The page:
5. I understand women being upset and angry. I don’t blame them and support their view. I do not understand intelligent people claiming the National Supreme Court referred this matter to “Local” governments to resolve. That is simply untrue. SCOTUS referred this to the States to resolve and States are not local governments. Local governments are Counties and Cities. Our city is barely functional now, and we toss this in the mess. I can only hope Barry’s view prevails in the end.

  6. Thank you for sharing this, Barry.

    I am extremely hopeful now that Roe is history, we can have actual conversations about abortion, who it hurts, its impact on our society and how we can do better. To reiterate the quote from Simone Weil regarding women and unborn children:

    “For too long these obligations have been pitted against each other, but they need not be and, to move forward, we must create a world where they never are.”

  7. Perhaps now is the time to abandon the “non-partisan” labels for our City electeds. They have been very partisan, accept money from the major parties, and have never been required to campaign as such and answer to voters as the partisans they clearly are. As L. Johnson and Susan Paine have declared we need to know where our local electeds stand and they insist on venturing into areas about which the City has no authority, seek to speak for residents on issues they did not run on in their election campaigns yet they enjoy no accountability as partisans, it is time. Dedicating City resources to partisan “resolutions” is a waste of non partisan taxpayer money. Time to stop pretending.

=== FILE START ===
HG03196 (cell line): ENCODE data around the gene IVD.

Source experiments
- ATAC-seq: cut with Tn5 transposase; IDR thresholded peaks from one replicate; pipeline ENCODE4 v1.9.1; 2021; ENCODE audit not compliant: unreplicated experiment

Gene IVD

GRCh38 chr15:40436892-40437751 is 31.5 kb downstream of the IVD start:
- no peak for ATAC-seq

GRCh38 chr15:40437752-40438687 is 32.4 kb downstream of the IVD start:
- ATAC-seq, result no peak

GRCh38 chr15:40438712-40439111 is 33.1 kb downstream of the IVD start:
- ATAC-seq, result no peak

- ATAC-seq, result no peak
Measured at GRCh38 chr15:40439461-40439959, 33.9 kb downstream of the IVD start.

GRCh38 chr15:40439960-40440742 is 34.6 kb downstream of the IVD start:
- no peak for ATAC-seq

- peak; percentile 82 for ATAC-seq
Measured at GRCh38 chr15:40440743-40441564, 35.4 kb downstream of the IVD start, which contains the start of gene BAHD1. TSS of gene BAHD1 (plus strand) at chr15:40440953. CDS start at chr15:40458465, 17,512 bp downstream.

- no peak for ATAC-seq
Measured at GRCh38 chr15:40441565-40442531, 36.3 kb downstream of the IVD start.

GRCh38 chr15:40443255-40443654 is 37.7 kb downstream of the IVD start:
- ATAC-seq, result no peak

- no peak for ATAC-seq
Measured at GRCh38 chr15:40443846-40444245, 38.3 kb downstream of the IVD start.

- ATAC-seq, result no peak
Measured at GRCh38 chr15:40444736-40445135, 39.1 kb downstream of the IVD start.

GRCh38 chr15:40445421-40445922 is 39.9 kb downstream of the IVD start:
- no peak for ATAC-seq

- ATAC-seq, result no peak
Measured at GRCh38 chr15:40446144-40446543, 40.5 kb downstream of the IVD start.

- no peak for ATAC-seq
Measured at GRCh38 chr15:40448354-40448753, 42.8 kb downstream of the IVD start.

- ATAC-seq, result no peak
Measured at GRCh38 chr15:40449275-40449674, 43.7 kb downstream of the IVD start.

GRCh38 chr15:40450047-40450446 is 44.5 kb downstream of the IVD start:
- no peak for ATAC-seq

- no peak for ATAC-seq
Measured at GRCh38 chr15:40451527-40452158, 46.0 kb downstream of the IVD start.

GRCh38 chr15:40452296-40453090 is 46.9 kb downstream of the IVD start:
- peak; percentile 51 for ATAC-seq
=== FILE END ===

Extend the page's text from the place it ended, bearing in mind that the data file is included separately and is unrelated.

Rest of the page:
8. astute observations, one should consider what the author david horowitz said, “inside every liberal the is a tyrant screaming to get out.” the framework of partisanship is obsolete, the framework is good vs. evil.